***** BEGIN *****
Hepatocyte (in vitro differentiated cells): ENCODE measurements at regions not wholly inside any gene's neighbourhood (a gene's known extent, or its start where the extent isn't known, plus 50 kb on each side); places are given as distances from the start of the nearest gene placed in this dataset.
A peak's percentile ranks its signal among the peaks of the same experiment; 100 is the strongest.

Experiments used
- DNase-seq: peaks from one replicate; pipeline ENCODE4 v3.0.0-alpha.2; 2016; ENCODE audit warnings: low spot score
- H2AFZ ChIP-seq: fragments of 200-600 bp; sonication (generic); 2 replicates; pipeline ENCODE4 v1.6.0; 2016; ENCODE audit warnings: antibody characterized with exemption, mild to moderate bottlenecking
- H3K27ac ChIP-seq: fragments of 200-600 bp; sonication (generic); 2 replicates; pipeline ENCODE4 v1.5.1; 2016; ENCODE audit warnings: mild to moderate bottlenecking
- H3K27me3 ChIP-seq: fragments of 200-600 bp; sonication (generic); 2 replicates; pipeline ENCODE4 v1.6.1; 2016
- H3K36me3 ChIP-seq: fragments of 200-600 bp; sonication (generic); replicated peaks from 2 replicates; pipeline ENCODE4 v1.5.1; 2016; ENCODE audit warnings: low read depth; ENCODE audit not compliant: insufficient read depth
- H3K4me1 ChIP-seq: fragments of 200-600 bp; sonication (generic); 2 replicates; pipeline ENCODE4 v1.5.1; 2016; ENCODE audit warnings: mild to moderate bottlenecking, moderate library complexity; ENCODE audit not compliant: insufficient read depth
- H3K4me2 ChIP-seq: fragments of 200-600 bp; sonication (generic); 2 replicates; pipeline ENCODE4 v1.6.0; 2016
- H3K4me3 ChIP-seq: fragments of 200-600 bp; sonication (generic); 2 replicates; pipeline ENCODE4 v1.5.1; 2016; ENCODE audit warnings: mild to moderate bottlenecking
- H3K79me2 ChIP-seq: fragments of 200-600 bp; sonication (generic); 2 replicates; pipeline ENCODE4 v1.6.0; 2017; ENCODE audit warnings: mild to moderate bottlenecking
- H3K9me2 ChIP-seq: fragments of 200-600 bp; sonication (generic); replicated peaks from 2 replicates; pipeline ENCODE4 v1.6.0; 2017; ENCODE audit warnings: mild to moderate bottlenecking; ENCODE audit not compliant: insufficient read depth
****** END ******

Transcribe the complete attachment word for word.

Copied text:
Hepatocyte (in vitro differentiated cells): ENCODE measurements at regions not wholly inside any gene's neighbourhood (a gene's known extent, or its start where the extent isn't known, plus 50 kb on each side); places are given as distances from the start of the nearest gene placed in this dataset.
A peak's percentile ranks its signal among the peaks of the same experiment; 100 is the strongest.

Experiments used
- DNase-seq: peaks from one replicate; pipeline ENCODE4 v3.0.0-alpha.2; 2016; ENCODE audit warnings: low spot score
- H2AFZ ChIP-seq: fragments of 200-600 bp; sonication (generic); 2 replicates; pipeline ENCODE4 v1.6.0; 2016; ENCODE audit warnings: antibody characterized with exemption, mild to moderate bottlenecking
- H3K27ac ChIP-seq: fragments of 200-600 bp; sonication (generic); 2 replicates; pipeline ENCODE4 v1.5.1; 2016; ENCODE audit warnings: mild to moderate bottlenecking
- H3K27me3 ChIP-seq: fragments of 200-600 bp; sonication (generic); 2 replicates; pipeline ENCODE4 v1.6.1; 2016
- H3K36me3 ChIP-seq: fragments of 200-600 bp; sonication (generic); replicated peaks from 2 replicates; pipeline ENCODE4 v1.5.1; 2016; ENCODE audit warnings: low read depth; ENCODE audit not compliant: insufficient read depth
- H3K4me1 ChIP-seq: fragments of 200-600 bp; sonication (generic); 2 replicates; pipeline ENCODE4 v1.5.1; 2016; ENCODE audit warnings: mild to moderate bottlenecking, moderate library complexity; ENCODE audit not compliant: insufficient read depth
- H3K4me2 ChIP-seq: fragments of 200-600 bp; sonication (generic); 2 replicates; pipeline ENCODE4 v1.6.0; 2016
- H3K4me3 ChIP-seq: fragments of 200-600 bp; sonication (generic); 2 replicates; pipeline ENCODE4 v1.5.1; 2016; ENCODE audit warnings: mild to moderate bottlenecking
- H3K79me2 ChIP-seq: fragments of 200-600 bp; sonication (generic); 2 replicates; pipeline ENCODE4 v1.6.0; 2017; ENCODE audit warnings: mild to moderate bottlenecking
- H3K9me2 ChIP-seq: fragments of 200-600 bp; sonication (generic); replicated peaks from 2 replicates; pipeline ENCODE4 v1.6.0; 2017; ENCODE audit warnings: mild to moderate bottlenecking; ENCODE audit not compliant: insufficient read depth